passion. All this.

Plus, we'll look at how Cuba has been welcoming Pope Francis and how he has been reacting. Stay with us.

(COMMERCIAL BREAK)

[11:50:20] ANDERSON: Well, sports can be a difficult issue for women in Iran, but could one the obstacle presents an opportunity, one of the

country's only female motocross races, dreams of breaking down gender barriers and to show her sporting prowess on an international stage. My

colleague Fred Pleitgen reports.

(BEGIN VIDEOTAPE)

FRED PLEITGEN, CNN INTERNATIONAL CORRESPONDENT: Believe it or not, motocross racing as a strong following in Iran. Riders are fast and

furious and many compete internationally.

Most would expect this to be an all-male domain in this country, until they meet Behnas Sharfier (ph), one of the first and few female motocross

riders in Iran.

"When I was 15, I saw a lady going around, doing whatever she wanted on her motorcycle," she says. "And that's when I realized I wanted to ride

one as well."

No easy task in a country where women can't even get a license to ride a motorcycle on the streets.

"There are some groups of men when they see us they say you should stay at home and cook. This sport is not for you," she says. "It makes me

so mad, so I want to prove them wrong."

Women in sports are a difficult issue in Iran. Conservatives continue to try and ban women from even attending sports events. And the captain of

Iran's women's national soccer team was not able to participate in the Asian championships because her husband wouldn't allow her to renew her

passport. A husband's permission to leave the country is required by Iranian law.

Behnas Sharfier (ph) faces similar problems. She can't compete in Iran and many dirt bike tracks won't let her practice.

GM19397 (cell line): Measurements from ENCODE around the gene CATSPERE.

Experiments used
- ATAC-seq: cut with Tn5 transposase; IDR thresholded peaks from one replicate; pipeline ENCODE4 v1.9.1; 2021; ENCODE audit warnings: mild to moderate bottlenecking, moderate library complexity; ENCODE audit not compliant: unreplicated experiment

"I believe 100 percent you should not make a difference between women and men," she says. "In many sports, women have proven that they are just

as good."

Behnas Sharfier (ph) is coached by Iran's motocross champion Razul Najafi (ph). He says in the beginning it was a little strange for him to

see a woman trying to take up the sport in Iran, but now he believes with proper sponsors and if given a real chance, Behnas (ph) could go far.

"She's very talented and can reach very high," he says. "But she needs better facilities and more sponsorship to advance further."

Behnas Sharfier (ph) has been invited to international races, but a lack of funding often prevents her from making the expensive trips. But

that has not stopped her from chasing her dream, practicing hard, riding fast, hoping one day her time will come.

(END VIDEOTAPE)

ANDERSON: It's not the first time that women's rights in Iran, especially treatment in sports has come into the spotlight. Last week was

one such example, as Fred noted in his package reports that the captain of Iran's women's football team will miss a forthcoming match because her

husband refused permission caused widespread controversy.

For more, let's joins CNN's Fred Pleitgen live in Tehran. Just as you think things might be changing, then you get a story like the football

story, Fred. What's the sense that there is a different era to come?

PLEITGEN: Well, it certainly is an ongoing debate here, Becky. It is something where on the one hand, of course, you have people who are

outraged at what happened to the female football national team's captain. That whole issue was something that was widely debated here in Iran, sort

of quieting down now as more on social media at this point in time than it is actually really in the public discussion here anymore.

And there really were various sides to that issue as well. On the one hand, you've of course had the husband who was saying that he wanted his

wife to stay at home for their child's seventh birthday. And she was quite frankly calling for the rules, the laws here in Iran to change. It really